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AFTER THE GOLDEN AGE for 02/06/2006
Vol. 2, #182

The Other Side of the Story

I've been out of the picture for a while. Or more precisely, as I'm about to explain today, I've been on the other side of the picture for quite some weeks now. You didn't know a picture has two sides? But everything does, it seems. Or, more precisely, exists in two states. Some of my readers with a taste for quantum physics will know what I mean when I refer to "the cat state", which is derived simply from the experiment by Erwin Schrodinger in which a deadly poison is either released or not released as the result of an observation. The theory is that this happens or doesn't happen as the result of said observation. In quantum physics, everything is in all possible states (I'll make it as simple as that) until an observation is made. So, this cat in a cage with the deadly poison is neither dead nor alive until an observation is made in which the poison is released or not released, in which case, the cat either lives or dies. So if you're in "a cat state", then you're, so to speak, nowhere. Similarly, all states, types of being, including pictures, knitting needles and fish-heads, are essentially nowhere, nonexistent or perhaps indefinable until an observer takes a look, and immediately, out of all possible states, the observed object settles into a single state. Now I'm sure most of you have heard this before and it's old hat, or one of those quantum things you don't want to waste your time on. At one point, even Einstein thought it was silly. But I'm bringing it up today because it tells us something interesting even about our specialty-- superheroes, especially the really super ones who can do virtually anything, defying all the known laws of physics, like fly faster than light and be in two places at once, live in two different personalities, turn time backwards or forwards.

What I'm trying to say here, no one has put it quite this way before, is that Superman, our Superman is in "a cat state." I realized this as a result of my years long struggle to deal with things like pain, unhappiness, mortality, despair, all the dark stuff that sometimes seems to make life so mysteriously meaningless while at the same time exhibiting everywhere an order, a structure and a definite, if elusive meaning, that I've got to try to ferret out.

As you know, strange things have happened to me, I've been in some impossible places and situations, I've met most uncommon beings, dipped into unknown realities and experienced magical turnabouts that transformed some of my worst experiences into my best.

Now, with this prelude, I'll go to the other side of the picture. A few days ago, after experiencing a mysterious stomach ailment that kept me occupied for several weeks, I finally gave in and sent for an ambulance to deliver me to our local hospital in the nearby town of Winchester. During the examination, I mentioned a detail of the illness's behavior to the examining physician and, immediately, she threw up her hands and said I was suffering from a very likely bowel lesion or blockage of some kind in that area for which the only hope was extensive and difficult and protracted surgery. I'm 89 now. I've watched stuff like this happen to a lot of people I've known over many years, like Will Eisner, like Saul Bellow and others in their late 80s. Hey, none of us lasts forever. I figured this time the bell was tolling for me. Instead of being sent home as I expected, I was shipped off to a big city hospital, The General, in Ottawa.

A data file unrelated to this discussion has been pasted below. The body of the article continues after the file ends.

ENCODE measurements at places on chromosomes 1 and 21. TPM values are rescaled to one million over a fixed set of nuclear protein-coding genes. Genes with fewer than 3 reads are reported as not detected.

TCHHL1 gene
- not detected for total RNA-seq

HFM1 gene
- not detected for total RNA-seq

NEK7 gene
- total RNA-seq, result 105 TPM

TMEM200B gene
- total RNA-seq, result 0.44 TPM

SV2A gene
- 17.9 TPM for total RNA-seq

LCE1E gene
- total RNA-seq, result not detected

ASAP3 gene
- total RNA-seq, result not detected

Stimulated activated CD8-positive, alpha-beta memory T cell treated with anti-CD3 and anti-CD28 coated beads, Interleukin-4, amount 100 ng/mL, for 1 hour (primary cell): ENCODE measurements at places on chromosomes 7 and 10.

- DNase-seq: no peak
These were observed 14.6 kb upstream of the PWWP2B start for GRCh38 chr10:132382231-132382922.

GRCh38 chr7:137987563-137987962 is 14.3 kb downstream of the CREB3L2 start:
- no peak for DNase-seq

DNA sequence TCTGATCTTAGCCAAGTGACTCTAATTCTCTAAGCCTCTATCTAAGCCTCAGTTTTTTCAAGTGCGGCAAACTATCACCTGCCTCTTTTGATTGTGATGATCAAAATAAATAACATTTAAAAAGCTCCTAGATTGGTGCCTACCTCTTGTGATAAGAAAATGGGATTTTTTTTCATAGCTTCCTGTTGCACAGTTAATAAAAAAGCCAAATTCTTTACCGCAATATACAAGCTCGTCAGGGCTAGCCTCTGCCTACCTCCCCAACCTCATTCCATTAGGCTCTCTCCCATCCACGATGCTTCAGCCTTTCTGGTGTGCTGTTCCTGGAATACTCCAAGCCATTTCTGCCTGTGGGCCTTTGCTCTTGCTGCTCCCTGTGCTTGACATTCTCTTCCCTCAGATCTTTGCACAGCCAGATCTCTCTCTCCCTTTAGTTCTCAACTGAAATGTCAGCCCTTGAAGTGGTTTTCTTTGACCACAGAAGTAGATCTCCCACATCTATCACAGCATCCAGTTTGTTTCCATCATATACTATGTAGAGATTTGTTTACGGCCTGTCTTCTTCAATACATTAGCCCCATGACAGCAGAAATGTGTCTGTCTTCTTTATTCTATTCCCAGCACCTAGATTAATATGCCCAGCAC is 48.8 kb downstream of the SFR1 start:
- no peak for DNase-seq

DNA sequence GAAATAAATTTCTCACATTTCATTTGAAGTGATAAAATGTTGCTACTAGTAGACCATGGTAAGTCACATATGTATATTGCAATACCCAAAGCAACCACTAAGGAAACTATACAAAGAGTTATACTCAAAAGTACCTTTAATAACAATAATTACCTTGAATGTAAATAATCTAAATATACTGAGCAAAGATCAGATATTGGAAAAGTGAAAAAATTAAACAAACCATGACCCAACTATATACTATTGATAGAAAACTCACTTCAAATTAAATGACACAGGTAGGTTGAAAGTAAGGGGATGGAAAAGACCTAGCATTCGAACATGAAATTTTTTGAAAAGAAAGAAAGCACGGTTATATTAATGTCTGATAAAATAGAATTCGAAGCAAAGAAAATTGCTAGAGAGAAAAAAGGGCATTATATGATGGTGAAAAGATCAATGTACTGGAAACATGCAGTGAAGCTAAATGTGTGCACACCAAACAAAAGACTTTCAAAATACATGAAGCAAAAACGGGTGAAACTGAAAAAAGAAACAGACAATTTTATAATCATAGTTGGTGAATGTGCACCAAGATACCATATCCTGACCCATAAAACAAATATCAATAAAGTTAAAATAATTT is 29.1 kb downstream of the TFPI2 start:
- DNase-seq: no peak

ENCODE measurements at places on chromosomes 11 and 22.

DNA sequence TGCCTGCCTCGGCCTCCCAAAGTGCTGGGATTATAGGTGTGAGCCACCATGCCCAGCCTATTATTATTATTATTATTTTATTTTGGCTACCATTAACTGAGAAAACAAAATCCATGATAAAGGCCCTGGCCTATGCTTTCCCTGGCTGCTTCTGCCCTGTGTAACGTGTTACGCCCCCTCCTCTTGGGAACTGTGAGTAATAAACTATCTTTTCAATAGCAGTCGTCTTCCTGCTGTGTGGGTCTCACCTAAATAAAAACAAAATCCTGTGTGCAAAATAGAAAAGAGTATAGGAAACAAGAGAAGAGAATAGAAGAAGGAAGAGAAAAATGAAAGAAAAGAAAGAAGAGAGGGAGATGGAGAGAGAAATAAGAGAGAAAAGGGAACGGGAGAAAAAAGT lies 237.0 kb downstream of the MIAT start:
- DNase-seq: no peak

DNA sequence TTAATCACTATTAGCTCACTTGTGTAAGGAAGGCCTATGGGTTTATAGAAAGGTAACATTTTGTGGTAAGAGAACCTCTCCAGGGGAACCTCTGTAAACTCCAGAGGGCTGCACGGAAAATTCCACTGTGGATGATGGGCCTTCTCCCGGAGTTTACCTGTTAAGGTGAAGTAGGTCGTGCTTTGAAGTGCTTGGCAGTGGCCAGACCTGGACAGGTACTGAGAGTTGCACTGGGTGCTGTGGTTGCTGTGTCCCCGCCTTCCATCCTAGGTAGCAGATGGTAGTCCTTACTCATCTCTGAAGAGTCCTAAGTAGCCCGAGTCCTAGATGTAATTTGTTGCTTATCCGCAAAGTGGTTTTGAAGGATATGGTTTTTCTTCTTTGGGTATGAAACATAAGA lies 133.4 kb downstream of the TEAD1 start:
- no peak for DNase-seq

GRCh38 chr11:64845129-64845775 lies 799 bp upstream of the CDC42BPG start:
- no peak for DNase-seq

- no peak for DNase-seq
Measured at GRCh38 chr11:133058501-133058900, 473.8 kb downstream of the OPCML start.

Now I won't waste your time with the grisly side of some patient's life in a hospital, and a well run at that. I had even more to deal with than my mortality, having already taken some steps on my own in that direction. This had to do with "choosing my day." I could submit to the situation and prepare for the worst of the possibilities, which I always used to do, until I learned, rather late in life, that events do not happen on a preordained schedule. Neither the worst nor the best is necessarily prefigured in any situation. It is indeed possible to shape your own outcome, which is what I mean by choosing my day.

In small ways, step by step, I have discovered this to be so. Yes, you can actually plan what is going to happen to you. No day ever really turns out the way you expect and, unfortunately, are prone, usually pessimistically to anticipate. You can, indeed, create another outcome.

And it seems that I did. But explaining all this is difficult for a beginner. I'm beginning to find my way around. I'm beginning to discover the miraculous potential that lies within each of us, but I'm a novice at explaining it all. I applied what I learned in this case, and I seem to be back, safe and sound and likely will be around to see Unlikely Prophet earn a second printing in mid-June and, immediately after that, in the fall, the sequel, A Gathering of Selves, will appear.

What I owe you, my readers, is a full explanation of what I mean by controlling what will happen to me. I need more time to organize my thoughts and experiences about this and hope that by next week I'll be able to explain a great deal more.

In the meantime, take the intervening time and see for yourselves what you can do about taking charge of your life, on a regular and daily basis, keeping in mind that every picture has two sides--that there's another side to the story. None of us will see it in quite the same way, so use the Round Table and let us have your version while I'm trying to reshape mine.


<< 11/28/2005 | 02/06/2006 | 04/10/2006 >>

Discuss this column with me at my Round Table.

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